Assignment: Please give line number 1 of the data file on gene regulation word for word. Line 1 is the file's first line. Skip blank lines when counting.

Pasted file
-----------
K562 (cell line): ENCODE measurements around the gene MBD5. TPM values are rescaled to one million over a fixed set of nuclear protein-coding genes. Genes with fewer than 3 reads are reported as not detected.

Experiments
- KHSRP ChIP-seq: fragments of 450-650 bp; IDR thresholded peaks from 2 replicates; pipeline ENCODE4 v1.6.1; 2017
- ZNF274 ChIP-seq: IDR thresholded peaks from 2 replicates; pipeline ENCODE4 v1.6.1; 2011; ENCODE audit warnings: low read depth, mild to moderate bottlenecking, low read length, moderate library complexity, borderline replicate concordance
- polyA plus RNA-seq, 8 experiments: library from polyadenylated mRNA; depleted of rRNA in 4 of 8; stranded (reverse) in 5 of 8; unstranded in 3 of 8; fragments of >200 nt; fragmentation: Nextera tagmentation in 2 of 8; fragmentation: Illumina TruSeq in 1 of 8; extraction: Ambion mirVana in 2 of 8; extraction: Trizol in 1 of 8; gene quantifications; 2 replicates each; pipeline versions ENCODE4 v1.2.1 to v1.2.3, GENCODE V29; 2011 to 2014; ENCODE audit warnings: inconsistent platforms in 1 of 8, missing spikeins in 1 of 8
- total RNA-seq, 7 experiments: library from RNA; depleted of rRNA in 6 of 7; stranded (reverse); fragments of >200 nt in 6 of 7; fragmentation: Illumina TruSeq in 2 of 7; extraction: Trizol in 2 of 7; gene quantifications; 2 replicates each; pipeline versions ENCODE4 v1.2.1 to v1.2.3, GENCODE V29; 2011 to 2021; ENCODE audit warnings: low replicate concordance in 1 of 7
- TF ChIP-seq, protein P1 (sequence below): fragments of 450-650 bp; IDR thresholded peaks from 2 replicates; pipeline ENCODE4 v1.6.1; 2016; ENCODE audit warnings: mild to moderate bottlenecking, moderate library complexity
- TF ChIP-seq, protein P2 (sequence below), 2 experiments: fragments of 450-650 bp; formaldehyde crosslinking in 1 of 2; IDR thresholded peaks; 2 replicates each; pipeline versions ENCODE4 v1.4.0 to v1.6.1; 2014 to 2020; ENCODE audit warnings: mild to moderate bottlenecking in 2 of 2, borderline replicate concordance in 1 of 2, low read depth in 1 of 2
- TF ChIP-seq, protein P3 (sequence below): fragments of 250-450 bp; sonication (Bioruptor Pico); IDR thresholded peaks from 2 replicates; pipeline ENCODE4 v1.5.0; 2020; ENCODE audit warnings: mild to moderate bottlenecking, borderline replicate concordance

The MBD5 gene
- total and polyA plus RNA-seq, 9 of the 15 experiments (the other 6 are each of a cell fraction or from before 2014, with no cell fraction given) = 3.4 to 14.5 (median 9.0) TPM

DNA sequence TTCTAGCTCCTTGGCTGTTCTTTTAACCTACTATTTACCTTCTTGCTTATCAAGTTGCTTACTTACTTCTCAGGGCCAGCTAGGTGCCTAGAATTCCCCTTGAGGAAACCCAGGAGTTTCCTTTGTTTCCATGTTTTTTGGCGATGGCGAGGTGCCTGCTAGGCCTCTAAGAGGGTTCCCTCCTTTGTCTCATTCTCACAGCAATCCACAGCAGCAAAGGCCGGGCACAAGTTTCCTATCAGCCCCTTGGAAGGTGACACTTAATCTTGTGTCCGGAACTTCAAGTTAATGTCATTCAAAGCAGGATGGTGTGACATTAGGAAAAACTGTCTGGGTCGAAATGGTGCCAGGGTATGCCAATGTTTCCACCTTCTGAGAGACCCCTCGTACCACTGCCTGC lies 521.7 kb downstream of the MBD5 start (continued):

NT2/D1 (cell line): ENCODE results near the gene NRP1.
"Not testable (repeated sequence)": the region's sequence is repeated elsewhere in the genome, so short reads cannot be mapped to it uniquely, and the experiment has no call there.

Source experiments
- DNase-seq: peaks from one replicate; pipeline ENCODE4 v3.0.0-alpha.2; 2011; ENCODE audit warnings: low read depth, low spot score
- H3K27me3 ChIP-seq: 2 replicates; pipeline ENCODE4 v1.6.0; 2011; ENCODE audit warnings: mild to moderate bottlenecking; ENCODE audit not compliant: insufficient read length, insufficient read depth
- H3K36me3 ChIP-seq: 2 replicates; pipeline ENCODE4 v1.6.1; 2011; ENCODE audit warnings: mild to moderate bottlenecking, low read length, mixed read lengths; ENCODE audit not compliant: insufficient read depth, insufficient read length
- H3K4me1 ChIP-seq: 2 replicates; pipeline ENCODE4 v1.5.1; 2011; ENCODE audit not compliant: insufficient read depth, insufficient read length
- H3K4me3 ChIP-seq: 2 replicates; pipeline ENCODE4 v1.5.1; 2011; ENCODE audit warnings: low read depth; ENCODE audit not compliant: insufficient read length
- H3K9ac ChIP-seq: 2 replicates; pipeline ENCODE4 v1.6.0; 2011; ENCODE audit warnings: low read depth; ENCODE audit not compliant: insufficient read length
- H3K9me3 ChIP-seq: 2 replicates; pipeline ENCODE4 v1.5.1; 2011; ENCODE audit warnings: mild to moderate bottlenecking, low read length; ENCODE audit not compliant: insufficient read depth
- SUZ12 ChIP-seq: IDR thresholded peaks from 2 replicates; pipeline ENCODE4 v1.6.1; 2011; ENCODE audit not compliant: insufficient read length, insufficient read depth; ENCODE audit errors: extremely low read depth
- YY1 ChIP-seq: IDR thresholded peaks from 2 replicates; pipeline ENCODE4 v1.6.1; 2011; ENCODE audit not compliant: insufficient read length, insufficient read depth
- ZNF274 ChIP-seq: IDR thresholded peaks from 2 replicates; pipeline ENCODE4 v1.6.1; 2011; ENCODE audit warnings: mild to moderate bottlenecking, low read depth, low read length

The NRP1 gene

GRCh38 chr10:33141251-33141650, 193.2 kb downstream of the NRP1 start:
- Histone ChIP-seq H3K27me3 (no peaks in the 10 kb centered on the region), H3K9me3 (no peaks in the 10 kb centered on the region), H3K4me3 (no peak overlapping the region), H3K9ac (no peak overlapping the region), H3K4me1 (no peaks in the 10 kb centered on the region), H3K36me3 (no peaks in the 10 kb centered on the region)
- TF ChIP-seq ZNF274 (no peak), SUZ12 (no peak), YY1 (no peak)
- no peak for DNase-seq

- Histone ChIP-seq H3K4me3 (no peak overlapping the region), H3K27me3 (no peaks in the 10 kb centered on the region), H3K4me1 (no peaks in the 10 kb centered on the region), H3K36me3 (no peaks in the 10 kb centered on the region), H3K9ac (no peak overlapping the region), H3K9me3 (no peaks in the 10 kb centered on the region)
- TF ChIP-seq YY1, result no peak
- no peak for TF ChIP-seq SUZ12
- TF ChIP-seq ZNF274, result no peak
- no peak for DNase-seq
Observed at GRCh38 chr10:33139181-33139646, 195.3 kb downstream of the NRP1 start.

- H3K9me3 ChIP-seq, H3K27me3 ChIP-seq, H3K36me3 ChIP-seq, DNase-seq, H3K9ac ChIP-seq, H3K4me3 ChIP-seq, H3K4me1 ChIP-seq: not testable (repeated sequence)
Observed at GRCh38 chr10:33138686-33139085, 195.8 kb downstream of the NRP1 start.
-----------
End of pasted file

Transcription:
K562 (cell line): ENCODE measurements around the gene MBD5. TPM values are rescaled to one million over a fixed set of nuclear protein-coding genes. Genes with fewer than 3 reads are reported as not detected.